By Takura Zhangazha*
There have been a number of telling developments around the tragic global spread of the Corona virus (Covid-19).
In one of the hardest hit European countries, Italy, the mayors of some of its cities went viral on social media telling people to stay at home and stop taking walks or jogs with their dogs. One mayor went so far as to tell/remind residents something about how all of this is not the equivalent of American actor Will Smith and a dog starring in the dystopian movie, ‘I am legend’.
In Australia, residents and tourists had to be physically prevented from going to their poplar Bondi beach in defiance of a legal ban.
Closer to home, there were reports of defiance around the closure of entertainment spaces inclusive of bars in South Africa.
In Tanzania, President Magufuli, insisted that church services would go ahead and insisted that Covid-19 cannot survive in churches. A move which obviously pandered to a religious electoral base and reflected popular understanding of malady.
Or in Zimbabwe where some African Pentecostal churches keep insisting on meeting despite the advice of the World Health Organisation. Or the fact of commodity shortages makes many still flock to city centres and markets. Add to this, political blame games on social media about which political party or leader is handling the situation better and you have a recipe for what I call ‘main-actorism’. A point I will return to later.
The key questions that emerge for me is the motivation at defiance of what are clearly policy positions meant to limit the spread of Covid-19. And the reality that governments quite literally have to issue final edicts and warnings together with the threat of imprisonment and monetary fines.
Which means there is either a mistrust of governments’ directives at a time of a global health crisis. Or there is a dangerous nonchalance that betrays how for many survival may be viewed in more individualistic terms that thought of the collective good or public health interest.
So this means that in part, our collective understanding of the seriousness of the situation is subject to assumptions of exceptionalism. Based on geographical location, class and regrettably in some cases even race (check American President Trump’s labeling of Covid-19 as ‘Chinese’. He has since retracted the statement. Sort of.)
If you add to the mix social media platforms, hungry as they are for ‘apocalyptic’ content, by way of audiences, from one geographical location to the next and you have the equivalent of various people sadly assuming it could never happen to ‘them’. They are only there for the comments. Not to analyze the underlying causes of the rapid spread of Covid-19 let alone the tragic inability of our global public health services to provide treatment to those in need of it.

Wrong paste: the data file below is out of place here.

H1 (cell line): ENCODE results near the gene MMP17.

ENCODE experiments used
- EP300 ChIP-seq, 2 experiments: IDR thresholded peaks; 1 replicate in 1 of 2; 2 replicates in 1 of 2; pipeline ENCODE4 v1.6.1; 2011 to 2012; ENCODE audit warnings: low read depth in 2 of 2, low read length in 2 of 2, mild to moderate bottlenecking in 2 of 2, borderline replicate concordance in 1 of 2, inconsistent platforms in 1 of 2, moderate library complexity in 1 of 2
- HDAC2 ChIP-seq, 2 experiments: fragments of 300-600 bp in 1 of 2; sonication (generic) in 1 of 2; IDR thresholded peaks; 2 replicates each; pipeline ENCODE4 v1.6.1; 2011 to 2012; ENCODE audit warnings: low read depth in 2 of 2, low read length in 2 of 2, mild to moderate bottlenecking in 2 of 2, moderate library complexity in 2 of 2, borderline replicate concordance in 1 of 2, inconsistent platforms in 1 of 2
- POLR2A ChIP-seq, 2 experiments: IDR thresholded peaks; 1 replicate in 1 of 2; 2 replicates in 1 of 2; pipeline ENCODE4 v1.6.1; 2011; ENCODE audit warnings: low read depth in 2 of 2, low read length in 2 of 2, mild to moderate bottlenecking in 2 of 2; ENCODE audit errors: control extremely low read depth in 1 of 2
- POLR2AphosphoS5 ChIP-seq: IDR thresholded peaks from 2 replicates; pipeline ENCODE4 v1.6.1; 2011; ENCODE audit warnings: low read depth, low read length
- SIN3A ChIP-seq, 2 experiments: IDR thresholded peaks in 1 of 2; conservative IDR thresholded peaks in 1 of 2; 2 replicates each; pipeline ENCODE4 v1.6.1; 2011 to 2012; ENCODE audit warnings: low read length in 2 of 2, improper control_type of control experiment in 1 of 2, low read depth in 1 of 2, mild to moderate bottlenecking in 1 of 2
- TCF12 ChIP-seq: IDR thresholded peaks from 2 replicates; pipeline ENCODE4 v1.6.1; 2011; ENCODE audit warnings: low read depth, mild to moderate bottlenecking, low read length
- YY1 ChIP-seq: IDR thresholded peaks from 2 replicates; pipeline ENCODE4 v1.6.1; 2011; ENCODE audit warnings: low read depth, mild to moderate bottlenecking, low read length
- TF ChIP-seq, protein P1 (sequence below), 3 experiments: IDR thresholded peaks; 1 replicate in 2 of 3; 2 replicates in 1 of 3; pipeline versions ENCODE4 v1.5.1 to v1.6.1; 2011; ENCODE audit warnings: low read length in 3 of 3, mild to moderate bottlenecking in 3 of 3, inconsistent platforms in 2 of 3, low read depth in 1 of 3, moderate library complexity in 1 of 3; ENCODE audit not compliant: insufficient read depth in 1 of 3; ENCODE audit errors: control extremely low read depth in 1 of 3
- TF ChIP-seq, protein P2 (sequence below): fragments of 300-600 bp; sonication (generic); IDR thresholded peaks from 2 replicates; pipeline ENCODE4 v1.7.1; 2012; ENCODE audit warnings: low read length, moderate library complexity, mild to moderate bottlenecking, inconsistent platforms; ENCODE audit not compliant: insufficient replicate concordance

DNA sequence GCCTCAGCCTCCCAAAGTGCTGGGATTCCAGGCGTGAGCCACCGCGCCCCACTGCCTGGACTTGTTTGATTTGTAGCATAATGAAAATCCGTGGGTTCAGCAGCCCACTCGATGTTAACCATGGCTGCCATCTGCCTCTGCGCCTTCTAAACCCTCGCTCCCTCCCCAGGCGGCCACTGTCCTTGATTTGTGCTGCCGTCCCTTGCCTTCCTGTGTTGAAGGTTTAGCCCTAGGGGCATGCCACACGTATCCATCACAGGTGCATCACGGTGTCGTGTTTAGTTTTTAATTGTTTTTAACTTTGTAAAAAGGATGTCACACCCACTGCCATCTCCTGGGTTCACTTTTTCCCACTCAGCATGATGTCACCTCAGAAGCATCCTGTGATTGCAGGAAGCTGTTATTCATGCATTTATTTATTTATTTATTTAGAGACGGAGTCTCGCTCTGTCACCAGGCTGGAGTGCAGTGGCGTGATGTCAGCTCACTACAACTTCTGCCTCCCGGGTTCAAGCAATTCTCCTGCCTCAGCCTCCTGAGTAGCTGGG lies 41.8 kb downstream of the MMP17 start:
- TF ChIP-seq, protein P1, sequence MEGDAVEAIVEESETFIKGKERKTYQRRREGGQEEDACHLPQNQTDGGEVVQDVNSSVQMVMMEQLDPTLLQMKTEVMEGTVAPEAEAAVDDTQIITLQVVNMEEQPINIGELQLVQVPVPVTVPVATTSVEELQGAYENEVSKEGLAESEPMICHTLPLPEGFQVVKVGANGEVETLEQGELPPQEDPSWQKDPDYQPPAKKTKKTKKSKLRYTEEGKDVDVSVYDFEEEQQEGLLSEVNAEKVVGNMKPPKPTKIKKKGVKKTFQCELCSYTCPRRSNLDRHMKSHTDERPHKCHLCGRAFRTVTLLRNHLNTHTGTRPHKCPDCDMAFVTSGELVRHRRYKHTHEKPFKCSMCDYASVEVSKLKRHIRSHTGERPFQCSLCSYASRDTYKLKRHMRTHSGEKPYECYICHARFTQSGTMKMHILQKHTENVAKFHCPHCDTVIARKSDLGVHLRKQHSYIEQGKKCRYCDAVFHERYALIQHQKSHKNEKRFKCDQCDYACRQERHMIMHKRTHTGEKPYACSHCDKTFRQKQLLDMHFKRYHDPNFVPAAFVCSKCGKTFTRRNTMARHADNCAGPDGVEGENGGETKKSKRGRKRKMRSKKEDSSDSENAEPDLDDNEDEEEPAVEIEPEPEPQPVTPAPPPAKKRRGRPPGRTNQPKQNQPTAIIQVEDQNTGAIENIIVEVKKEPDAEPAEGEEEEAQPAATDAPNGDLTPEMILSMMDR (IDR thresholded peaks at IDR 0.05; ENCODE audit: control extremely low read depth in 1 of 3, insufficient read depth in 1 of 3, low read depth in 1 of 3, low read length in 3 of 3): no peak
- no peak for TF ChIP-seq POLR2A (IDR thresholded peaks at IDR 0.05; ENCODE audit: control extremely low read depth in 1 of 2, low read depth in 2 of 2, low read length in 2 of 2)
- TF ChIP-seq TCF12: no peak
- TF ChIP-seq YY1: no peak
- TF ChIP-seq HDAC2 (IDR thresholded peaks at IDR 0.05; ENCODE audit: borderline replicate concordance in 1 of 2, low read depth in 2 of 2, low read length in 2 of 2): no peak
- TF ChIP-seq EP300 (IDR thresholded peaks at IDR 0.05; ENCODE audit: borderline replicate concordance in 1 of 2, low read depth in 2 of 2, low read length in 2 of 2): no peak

This is what I referred to earlier as the main actor syndrome. A naïve assumption that it cannot happen to you. Only others. This is where people fight over toilet paper, insist on living ‘normal’ consumerist lives, insist on going to beaches or bars or crosscheck their personal relations with medical personnel in tandem with their bank accounts.
What is even more interesting is the seeming universality of this latter approach. High levels of individualism together with assumptions of being able to best look after oneself (particularly how to ‘enjoy’ life) is increasingly making it difficult for government emergency directives to be adhered to.
Except of course in China where, as noted by many columnists/opinion leaders now, the direct control the state has on individual lives as well as consumption (yes its called state capitalism) means that as the pandemic occurred, the state acted with characteristic demonstration of the threat of violence for defiance. (Hobbes anyone?)
What is very important in our African contexts is how we are viewing the whole picture as we try and prevent Covid-19 from spreading further. While all donations are welcome, we have to have a more organic approach in the short and long term about our public health infrastructure. Especially how to urgently renovate and improve it to help the many and not the few.
The question is where do we learn a new public health approach from? It is easy to follow the lead of developed countries when in fact we should be looking at it from a more organic approach. Everyone needs access to public health and treatment regardless of class, ethnicity or race. But similarly we need to remember that the sole guarantor of this fundamental right to public health is the state. Not the private health companies. Not that they should not exist.
But the priority is that the state must always be able to provide public health services at all times. In pandemics and in normal times. (Crosscheck Cuba's example)
This may sound repetitive or abstract but it is what the situation ostensibly requires. A lot of forward thinking even as we try and solve the current crisis. African governments must show greater determination than they are currently doing. Things are not going to be the same. They cannot be the same. And the global north may become even more circumspect about interacting with the global south even while donating medical equipment.
All keeping in mind that, as the Italian mayor cited above says, this is not a movie. There are no main actors that supposedly survive to tell the tale. In this, we are all equal. But in its aftermath there are many who would wish for an unjust public health system. And that is something we must all work to prevent.
*Takura Zhangazha writes here in his personal capacity (takura-zhangazha.blogspot.com)